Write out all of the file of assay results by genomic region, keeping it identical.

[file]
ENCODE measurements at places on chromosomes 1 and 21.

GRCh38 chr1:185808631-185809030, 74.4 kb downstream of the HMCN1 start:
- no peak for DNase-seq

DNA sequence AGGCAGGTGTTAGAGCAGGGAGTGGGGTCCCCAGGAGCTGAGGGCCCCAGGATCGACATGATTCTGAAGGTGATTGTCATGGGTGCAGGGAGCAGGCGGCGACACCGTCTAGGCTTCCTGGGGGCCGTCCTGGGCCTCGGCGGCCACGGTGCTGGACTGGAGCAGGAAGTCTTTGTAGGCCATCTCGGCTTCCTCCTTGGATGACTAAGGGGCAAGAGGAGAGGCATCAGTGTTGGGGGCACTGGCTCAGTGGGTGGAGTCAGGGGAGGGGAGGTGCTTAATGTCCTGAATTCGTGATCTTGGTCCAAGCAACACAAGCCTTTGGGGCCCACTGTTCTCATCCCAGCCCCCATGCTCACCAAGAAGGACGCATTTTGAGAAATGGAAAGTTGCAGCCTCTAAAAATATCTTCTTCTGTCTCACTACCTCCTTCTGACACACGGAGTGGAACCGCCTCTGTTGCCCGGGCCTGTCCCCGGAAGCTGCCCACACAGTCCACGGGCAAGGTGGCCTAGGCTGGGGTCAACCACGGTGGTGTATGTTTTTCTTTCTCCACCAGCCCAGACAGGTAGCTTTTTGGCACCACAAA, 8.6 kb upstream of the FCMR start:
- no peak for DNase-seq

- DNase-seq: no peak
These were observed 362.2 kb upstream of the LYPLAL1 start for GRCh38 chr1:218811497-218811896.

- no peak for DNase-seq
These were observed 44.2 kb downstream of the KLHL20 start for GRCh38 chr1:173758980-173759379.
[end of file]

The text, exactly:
ENCODE measurements at places on chromosomes 1 and 21.

GRCh38 chr1:185808631-185809030, 74.4 kb downstream of the HMCN1 start:
- no peak for DNase-seq

DNA sequence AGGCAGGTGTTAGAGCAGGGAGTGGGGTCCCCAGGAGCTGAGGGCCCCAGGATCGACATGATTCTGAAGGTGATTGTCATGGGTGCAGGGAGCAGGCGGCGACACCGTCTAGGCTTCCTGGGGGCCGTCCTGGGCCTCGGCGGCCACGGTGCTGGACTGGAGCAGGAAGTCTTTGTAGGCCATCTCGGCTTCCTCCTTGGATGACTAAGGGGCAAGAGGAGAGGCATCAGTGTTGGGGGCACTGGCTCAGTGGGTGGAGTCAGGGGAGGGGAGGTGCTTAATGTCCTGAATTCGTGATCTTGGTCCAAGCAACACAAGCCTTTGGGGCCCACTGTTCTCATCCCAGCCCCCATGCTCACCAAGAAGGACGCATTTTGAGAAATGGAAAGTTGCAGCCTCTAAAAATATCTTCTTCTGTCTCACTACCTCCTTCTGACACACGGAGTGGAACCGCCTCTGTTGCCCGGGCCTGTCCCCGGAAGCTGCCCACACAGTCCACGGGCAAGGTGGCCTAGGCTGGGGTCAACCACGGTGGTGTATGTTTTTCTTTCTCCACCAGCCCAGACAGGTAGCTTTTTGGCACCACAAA, 8.6 kb upstream of the FCMR start:
- no peak for DNase-seq

- DNase-seq: no peak
These were observed 362.2 kb upstream of the LYPLAL1 start for GRCh38 chr1:218811497-218811896.

- no peak for DNase-seq
These were observed 44.2 kb downstream of the KLHL20 start for GRCh38 chr1:173758980-173759379.